Tiffany Haddish reflected on her experience in the foster care system and how it has inspired her to use her platform to give back to other foster kids.
"When I was in foster care, I mean, I thought I was going to die there," the "Girls Trip" actress told Variety. "I didn't think I would make it to 18. And when I made it to 18, I was like, 'OK, I got to really think bigger.' And I did think bigger, and I'm definitely where I thought I would be. Well, it's bigger than what I thought."
Haddish said she now feels the way she had always hoped to feel, which is "secure in my ability to provide for me."
While the Emmy-winning comedian said her goal is to look on the positive side of her experience, saying it made her strong, there were dark times.
"When I was a kid and I was moving around, all my stuff had to be in trash bags, and moving like that is not good for the self-esteem because it makes you feel like garbage that can easily be transported to here or there," she said. "You start thinking of yourself as such, as garbage."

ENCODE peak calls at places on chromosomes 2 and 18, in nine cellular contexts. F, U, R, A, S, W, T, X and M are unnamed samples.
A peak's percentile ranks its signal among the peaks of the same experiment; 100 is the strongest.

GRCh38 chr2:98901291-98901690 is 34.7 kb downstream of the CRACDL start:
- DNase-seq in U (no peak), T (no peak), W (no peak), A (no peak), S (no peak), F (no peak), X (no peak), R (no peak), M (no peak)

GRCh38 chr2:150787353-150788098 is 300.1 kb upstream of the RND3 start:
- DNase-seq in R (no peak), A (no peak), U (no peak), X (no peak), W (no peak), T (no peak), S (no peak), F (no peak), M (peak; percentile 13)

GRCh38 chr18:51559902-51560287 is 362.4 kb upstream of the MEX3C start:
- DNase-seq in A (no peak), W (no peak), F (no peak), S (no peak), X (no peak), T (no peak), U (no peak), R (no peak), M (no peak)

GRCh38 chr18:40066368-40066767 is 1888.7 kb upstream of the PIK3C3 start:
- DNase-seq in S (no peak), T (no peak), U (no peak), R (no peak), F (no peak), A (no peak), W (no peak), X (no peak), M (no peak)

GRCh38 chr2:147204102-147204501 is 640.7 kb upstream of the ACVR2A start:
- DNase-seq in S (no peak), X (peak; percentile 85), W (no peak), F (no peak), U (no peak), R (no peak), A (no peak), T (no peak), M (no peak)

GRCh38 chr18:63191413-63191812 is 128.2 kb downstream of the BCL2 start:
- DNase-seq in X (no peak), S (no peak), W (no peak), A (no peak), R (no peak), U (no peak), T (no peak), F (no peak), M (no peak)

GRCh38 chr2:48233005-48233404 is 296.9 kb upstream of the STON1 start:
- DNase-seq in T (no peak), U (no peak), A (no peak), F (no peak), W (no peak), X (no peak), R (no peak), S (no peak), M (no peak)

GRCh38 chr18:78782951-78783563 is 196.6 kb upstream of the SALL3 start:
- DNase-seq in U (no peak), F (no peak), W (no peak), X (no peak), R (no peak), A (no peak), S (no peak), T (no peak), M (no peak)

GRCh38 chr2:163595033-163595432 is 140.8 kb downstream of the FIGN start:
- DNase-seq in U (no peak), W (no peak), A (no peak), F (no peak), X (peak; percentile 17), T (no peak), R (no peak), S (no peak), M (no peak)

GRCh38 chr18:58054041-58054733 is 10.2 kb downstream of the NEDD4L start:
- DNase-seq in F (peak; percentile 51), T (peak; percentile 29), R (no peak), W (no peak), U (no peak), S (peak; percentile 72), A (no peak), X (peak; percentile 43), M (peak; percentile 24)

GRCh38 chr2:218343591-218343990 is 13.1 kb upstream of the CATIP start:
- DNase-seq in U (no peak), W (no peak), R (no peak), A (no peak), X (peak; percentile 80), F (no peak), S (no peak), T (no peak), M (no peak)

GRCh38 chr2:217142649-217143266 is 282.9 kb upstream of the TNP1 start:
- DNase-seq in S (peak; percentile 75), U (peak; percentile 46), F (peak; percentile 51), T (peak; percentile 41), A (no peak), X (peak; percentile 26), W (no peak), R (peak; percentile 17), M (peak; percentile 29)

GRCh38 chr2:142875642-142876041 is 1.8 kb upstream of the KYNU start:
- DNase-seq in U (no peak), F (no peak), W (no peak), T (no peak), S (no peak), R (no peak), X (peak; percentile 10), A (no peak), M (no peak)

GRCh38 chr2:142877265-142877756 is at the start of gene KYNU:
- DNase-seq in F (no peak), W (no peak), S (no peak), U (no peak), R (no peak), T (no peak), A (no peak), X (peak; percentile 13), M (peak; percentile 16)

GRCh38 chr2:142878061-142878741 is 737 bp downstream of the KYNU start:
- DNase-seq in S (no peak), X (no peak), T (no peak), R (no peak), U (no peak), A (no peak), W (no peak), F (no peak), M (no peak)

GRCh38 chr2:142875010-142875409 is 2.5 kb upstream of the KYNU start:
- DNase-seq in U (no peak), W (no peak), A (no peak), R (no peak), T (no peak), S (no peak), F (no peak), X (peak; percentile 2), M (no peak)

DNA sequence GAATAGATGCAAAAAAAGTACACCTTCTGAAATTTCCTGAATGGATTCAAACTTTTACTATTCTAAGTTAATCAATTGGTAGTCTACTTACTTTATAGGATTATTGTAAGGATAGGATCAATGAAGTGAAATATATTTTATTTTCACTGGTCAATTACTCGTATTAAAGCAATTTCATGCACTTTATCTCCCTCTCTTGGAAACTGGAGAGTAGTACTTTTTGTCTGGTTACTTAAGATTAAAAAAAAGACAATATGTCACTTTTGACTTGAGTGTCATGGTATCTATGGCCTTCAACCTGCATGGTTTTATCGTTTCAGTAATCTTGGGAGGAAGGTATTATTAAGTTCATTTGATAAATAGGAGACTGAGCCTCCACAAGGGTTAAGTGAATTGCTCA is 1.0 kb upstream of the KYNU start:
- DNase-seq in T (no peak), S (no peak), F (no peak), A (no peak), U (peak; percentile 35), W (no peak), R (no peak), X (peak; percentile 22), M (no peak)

Haddish said this was "the worst feeling in the world personally" and she made a vow to herself in that moment.
"I told myself, 'If I ever get any power, I'm going to try to make sure kids don't feel like that,'" she said.
To accomplish this, the "Layla, the Last Black Unicorn" co-author founded the She Ready Foundation, a non-profit which gives suitcases to foster children and connects them with internship programs.
"She Ready Foundation serves as the voice of foster children suffering in silence," the group's website reads. "Adapting the belief of its' founder that, 'Every child who is removed from their parents deserves to have a suitcase, a safe place to lay their head, and a platform to follow their dreams,' the She Ready Foundation aspires to help make this happen through collaborative partnerships."
Haddish said the organization aims to "take away the feeling of feeling like garbage away from kids."